That night, I was dining with Bob and his friend Alison and her boyfriend, Dustin. Alison announced that she had last eaten at Café Italia the night of her eighth-grade formal dance — not all that long ago, it turned out — and in honor of that special memory, she planned to order the same dish. I told her that I couldn't remember being in eighth grade, let alone a meal I ate that year. But I'm certain that I must have been dragged to the Indianapolis version of Café Italia because I experienced a sense of déjà vu the entire evening. Café Italia is the kind of restaurant that my late father adored: The menu is heavy on meat and seafood, the kitchen uses a lot of garlic and the prices are reasonable.
Entrées not only include a house salad and a cup of soup but also hot, freshly baked bread. "We really feed you," Carol said as she plunked down a yeasty little loaf. She then poured a serious puddle of olive oil on each of our bread plates and topped it with grated Romano cheese and cracked pepper. We all tore off fat hunks of bread while waiting for our appetizers: little shrimp, prepared scampi-style in a buttery sauce loaded with garlic; a platter of Sicilian calamari that was a little too rubbery; and sautéed onions splashed with a surprisingly sweet balsamic glaze.
Those starters were followed by a nice little iceberg salad. (You can upgrade to a Caesar or a balsamic vinaigrette number with chopped artichokes.) After that came a cup of thick, tomato-based soup full of orzo and chopped vegetables. By then, I was full enough that I could have stopped eating. In fact, as fate would have it, I did. The eggplant Parmigiano that I ordered as an entrée was so disappointing that I took two bites and pushed it away. The thick slices of eggplant were bitter, undercooked and chewy.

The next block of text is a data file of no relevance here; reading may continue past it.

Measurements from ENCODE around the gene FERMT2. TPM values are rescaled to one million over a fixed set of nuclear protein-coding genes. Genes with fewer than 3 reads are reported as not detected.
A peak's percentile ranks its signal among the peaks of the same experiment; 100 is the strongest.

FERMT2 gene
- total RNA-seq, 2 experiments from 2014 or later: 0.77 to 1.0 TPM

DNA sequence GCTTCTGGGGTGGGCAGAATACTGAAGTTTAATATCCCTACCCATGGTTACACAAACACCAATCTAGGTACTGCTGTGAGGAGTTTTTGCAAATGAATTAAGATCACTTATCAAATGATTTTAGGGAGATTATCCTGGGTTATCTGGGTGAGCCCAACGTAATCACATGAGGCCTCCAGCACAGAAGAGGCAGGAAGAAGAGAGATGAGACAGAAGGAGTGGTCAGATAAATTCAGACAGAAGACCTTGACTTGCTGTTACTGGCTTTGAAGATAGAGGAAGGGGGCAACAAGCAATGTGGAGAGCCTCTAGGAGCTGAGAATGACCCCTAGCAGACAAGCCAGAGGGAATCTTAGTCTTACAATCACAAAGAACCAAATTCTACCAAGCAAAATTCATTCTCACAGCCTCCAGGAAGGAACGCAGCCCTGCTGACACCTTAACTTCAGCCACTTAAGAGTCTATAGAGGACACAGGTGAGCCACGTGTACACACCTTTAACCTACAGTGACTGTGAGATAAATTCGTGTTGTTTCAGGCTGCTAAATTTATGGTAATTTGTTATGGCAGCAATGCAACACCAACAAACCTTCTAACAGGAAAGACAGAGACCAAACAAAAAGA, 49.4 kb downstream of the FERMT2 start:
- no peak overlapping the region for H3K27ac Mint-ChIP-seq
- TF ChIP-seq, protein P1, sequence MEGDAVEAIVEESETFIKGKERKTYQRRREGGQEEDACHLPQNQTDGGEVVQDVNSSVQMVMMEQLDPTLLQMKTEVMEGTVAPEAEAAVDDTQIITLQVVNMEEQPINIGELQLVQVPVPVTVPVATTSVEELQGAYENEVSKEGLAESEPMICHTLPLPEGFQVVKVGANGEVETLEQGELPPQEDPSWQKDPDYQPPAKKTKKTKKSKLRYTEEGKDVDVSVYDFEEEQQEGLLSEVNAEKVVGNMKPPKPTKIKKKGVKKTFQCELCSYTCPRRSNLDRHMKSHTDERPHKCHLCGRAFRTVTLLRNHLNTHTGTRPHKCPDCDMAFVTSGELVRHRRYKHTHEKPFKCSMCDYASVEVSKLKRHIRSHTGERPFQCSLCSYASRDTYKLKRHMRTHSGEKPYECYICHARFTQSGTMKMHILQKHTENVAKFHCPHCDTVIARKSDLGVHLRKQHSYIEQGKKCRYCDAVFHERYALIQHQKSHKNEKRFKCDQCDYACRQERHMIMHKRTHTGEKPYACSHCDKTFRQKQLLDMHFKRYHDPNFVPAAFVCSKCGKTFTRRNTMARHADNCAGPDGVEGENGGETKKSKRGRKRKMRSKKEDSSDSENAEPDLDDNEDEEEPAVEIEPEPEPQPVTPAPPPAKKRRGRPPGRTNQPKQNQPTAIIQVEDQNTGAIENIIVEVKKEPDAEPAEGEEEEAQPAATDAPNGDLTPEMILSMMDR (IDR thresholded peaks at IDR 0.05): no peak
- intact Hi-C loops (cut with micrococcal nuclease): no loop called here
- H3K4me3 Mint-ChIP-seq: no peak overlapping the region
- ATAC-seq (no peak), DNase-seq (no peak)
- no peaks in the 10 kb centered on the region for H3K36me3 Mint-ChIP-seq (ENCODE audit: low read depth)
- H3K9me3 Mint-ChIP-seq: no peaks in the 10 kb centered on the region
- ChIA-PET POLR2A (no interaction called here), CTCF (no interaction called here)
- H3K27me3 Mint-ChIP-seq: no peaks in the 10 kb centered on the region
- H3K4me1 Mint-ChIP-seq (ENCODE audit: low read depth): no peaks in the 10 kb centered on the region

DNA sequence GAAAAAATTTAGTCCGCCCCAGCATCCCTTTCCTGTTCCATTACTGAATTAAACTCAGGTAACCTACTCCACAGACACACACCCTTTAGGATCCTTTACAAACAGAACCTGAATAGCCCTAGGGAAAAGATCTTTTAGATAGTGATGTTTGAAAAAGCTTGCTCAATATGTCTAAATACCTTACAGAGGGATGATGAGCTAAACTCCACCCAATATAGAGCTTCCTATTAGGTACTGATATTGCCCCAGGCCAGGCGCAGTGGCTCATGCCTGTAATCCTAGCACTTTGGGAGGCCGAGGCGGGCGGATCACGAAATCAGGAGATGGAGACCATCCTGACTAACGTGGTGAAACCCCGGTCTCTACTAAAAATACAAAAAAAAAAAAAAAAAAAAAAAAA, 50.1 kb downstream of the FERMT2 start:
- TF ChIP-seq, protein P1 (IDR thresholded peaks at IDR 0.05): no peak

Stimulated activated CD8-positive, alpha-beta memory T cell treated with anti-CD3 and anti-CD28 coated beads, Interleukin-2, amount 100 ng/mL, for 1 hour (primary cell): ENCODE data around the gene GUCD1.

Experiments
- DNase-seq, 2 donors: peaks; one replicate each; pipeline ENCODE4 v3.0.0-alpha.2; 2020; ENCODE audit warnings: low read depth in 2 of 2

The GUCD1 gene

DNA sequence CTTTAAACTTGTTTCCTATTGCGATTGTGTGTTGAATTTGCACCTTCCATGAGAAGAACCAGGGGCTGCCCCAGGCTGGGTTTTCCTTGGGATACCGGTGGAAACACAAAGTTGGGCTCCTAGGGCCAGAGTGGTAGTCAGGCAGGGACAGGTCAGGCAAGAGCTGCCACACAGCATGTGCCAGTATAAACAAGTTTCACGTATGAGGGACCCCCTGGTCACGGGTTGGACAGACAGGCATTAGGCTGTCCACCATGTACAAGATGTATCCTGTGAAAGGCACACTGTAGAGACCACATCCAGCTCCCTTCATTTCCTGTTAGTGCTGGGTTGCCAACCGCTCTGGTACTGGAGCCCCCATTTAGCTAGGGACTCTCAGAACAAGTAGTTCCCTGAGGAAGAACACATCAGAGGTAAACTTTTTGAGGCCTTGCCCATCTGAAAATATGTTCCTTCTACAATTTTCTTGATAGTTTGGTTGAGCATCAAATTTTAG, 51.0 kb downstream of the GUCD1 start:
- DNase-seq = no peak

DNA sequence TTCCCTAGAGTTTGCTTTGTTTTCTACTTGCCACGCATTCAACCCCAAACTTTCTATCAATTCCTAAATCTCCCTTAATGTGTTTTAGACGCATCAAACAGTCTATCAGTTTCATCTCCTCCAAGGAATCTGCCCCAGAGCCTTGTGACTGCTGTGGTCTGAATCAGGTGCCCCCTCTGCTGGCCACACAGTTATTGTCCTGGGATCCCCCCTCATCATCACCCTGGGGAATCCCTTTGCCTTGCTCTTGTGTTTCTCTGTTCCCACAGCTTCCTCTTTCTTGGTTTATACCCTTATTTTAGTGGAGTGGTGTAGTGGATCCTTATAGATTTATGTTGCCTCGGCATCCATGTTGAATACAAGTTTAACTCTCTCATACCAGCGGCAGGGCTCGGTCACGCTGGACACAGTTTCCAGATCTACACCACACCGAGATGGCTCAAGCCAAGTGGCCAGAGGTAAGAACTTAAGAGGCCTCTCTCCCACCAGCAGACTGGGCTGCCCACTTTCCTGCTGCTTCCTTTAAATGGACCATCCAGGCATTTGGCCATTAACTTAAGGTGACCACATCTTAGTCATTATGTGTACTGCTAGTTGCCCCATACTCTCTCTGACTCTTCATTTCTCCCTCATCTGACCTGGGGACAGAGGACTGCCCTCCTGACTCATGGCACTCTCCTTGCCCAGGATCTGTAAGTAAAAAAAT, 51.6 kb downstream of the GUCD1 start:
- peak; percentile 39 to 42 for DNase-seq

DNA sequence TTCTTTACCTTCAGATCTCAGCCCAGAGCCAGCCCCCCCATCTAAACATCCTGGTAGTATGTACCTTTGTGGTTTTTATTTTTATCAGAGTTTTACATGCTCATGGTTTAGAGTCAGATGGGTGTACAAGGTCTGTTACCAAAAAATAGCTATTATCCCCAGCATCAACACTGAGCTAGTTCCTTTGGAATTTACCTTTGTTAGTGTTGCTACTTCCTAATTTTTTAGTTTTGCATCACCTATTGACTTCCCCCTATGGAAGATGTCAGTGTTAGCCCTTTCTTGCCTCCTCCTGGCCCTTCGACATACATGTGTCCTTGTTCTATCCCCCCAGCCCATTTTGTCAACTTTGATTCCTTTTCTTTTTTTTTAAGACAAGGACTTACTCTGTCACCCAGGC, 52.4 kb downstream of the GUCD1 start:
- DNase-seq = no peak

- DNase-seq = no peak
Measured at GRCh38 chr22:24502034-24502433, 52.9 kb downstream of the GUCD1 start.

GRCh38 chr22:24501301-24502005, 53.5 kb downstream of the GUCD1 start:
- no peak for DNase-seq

Dustin, who had never tasted veal before ("It's baby calf?" he asked), took a bite of his veal Parmigiano and found it a shade tough. I took a bite myself and agreed. On the bright side, Bob loved his excellent chicken limonata, and Alison's creamy fettuccine Alfredo with sliced chicken was apparently just as good as it had been back when she was in eighth grade. I wished I had ordered it, too.
As I paid the bill, Carol encouraged us to come back and try Café Italia's new Sunday lunch buffet. "It's delicious!" she promised.
I rolled my eyes at the time, but the more I thought about the buffet, the more intrigued I was. So the following Sunday, I drove Franklin and Ned to the restaurant with a warning: "It's either going to be very good or really awful."
The buffet, such as it is, was arranged in front of the bar. Though it wasn't an elaborate display of dishes, there were some wonderful offerings, including baseball-sized warm yeast rolls; deep-fried arancini rice balls stuffed with sausage; tortellini in a creamy mushroom sauce; and a pan of thick, meaty, cheesy lasagna.
Franklin ate heartily, and Ned gave high marks to most of the food, though the rotini in tomato sauce was a clunker. I looked around at the patrons in the dining room and noticed Carol, the waitress from our earlier visit, sitting with three friends, looking as if she was having the time of her life.
It looked to me like the way things are supposed to be done in any town.